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Movie Posters through the Ages: 1970s v 2000s (film article)

Posted on May 19, 2006 at 5:55 AM

The late 1970’s movie posters integrate several significant design elements and principles that distinguish them from their mid 2000’s counterpart. While the later posters focus more on cinematic mood and style, these posters are actual screenshots of the film, or photographs [or sketches] of characters. Though elements like point and line are common with both sets of posters, they are used more frequently with this set (e.g. the stars in the background and the receding road in the foreground of Close Encounters of the Third Kind [this is an example of texture, used also in Saturday Night Fever and Apocalypse Now]). Form is used less, and usually only on the faces of characters. Tone is used much less frequently than it is with modern day posters, and is basically non-existent with these sample posters, with the exception of “Deer Hunter”, which makes great use of shadow across the face of the protagonist to illustrate tone. However, colour is used much more frequently. Bright colours are used with Saturday Night Fever and Apocalypse Now, and the other posters use a lot of white. This parallels with the strong use of black and darker color of the mid 2000’s posters. A lot of effort has gone into the letterform of these posters, using colour and form. This also parallels with the simple, colourless letter forming of the latter poster set.

The late 70’s posters also use the design principles to great affect. Principles like figure-ground to help establish important visual information (such as the photo in Kramer vs. Kramer); balance creates a stable and formal compositions (such as the central road in Close Encounters of the Third Kind); and cropping emphasizes significant areas (such as the flight scene in Apocalypse Now). Hierarchy is made important with several of these posters, such as Saturday Night Fever, Close Encounters of the Third Kind and Apocalypse Now. The hierarchy tends to be arranged in the importance of picture, title, and then tagline.

Despite advertising for the same medium (films), the 2000’s movie posters have a different design feel to them. Unlike the previous set of posters design elements such as point, line, and texture are infrequent with this set (except perhaps with the blurry lights in the background of Crash). Having said that, tone and form are used much more frequently (the back muscles in Million Dollar Baby and the character's face in The Aviator). This gives these posters a much more organic feel, despite their darker undertones. Tone is also used a lot in these posters, one might say instead of colour. A lot of shadow and darker colors have been laced over the surface of these posters, giving them a dark, moody; isolated feel. The letterform is much more simplistic and dull in this set of posters, and no real form or colour has been employed to emphasis them. The lack of color, extensive use of tone, and simplistic letterform all contrast with the previous set of posters, which yielded the opposite results.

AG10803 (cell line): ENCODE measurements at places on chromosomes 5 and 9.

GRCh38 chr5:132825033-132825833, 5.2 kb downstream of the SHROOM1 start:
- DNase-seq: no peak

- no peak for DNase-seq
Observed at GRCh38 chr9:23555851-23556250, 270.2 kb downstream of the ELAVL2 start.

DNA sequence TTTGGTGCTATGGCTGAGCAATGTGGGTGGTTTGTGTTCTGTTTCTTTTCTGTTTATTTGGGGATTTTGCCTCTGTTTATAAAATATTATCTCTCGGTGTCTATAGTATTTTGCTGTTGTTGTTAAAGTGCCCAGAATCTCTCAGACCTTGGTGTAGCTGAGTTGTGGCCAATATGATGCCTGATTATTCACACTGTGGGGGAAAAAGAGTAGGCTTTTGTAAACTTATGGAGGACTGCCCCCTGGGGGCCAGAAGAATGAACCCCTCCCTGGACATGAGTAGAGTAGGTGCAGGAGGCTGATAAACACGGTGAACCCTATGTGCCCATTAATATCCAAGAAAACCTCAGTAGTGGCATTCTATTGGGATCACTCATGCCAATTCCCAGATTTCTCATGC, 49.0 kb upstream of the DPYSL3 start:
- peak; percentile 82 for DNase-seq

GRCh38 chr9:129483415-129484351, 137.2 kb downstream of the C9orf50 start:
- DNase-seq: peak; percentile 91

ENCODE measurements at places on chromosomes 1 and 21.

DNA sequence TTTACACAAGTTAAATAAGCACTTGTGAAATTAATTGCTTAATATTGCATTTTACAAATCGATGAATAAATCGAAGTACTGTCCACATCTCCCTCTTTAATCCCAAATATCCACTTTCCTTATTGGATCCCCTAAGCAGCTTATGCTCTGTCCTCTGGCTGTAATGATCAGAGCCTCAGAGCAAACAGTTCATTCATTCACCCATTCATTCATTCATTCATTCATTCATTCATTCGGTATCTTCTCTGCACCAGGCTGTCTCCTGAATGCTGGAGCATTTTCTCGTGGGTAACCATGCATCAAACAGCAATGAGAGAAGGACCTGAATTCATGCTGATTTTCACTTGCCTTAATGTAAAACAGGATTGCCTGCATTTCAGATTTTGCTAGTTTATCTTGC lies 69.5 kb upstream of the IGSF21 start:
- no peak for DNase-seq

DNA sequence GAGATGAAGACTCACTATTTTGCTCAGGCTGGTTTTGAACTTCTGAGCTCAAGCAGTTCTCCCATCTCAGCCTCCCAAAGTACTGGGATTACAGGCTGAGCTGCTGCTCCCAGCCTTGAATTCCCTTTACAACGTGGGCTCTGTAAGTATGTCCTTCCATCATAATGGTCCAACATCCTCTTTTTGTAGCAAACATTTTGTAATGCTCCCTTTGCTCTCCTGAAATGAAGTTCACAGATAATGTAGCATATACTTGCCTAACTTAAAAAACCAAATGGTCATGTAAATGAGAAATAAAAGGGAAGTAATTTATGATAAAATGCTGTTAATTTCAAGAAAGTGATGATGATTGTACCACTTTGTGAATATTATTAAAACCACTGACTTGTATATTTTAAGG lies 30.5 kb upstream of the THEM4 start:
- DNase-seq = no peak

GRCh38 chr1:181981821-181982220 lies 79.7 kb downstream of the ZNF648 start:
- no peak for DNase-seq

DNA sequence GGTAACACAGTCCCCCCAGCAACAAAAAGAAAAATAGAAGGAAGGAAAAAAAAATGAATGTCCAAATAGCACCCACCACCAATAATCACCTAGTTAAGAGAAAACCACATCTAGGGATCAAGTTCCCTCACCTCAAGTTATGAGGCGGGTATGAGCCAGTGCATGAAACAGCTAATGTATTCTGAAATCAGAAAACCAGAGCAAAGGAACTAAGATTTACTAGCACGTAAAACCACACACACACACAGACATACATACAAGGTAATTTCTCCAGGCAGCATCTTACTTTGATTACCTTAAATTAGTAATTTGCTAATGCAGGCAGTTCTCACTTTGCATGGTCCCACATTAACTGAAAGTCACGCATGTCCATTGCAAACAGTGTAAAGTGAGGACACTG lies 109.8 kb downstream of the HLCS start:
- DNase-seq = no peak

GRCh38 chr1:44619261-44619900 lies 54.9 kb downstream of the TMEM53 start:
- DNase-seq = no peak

The mid 2000s also use several of the design principles. Figure-ground is not really employed with these posters, as no real information is trying to be given out about the film. With the exception of The Aviator, and maybe The Last Samurai, none of the movie posters really indicate what the film is about. Balance is used as a visual axis to create symmetrical stability in most of the posters (e.g. the three men in Mystic River); and hierarchy is employed to establish important information (with the order still picture, title, and then tagline/actors). Unlike the first set of posters, cropping is not used in this set. This is because, rather than taking an isolated shot of the film, the visual artists have designed the graphics specifically for the poster.


There are many differences and similarities between the posters from each period, and these reflect the cultural and social influences of that time. The posters either feature landscape or character shots; or screenshots from the film itself. The earlier posters are simplistic in design and much more obviously associated with film. They also make use of illustrations and landscape shots, instead of character photography. Compare this to the later posters, which are much more complex and abstract in their intention. They are full of mood and emotion, and use blended photography and letterform rather than actual scene portrayal. The mid-2000 posters use much less colour; mostly black and grey. These design elements indicate the difference of feelings between the two periods. The earlier period (late 1970’s) were much more inexperienced than current visual artists, and therefore their poster designs were much simpler and less artistic. This period was also more naïve and innocent, hence the bright colors. The posters of the later period (mid 2000’s) reflect the dark and isolated mood of current Western society. This is shown through the use dark colours and extensive use of shadow. It also signifies why many of the characters eyes have been covered.

Categories: ARTICLES, Cinema

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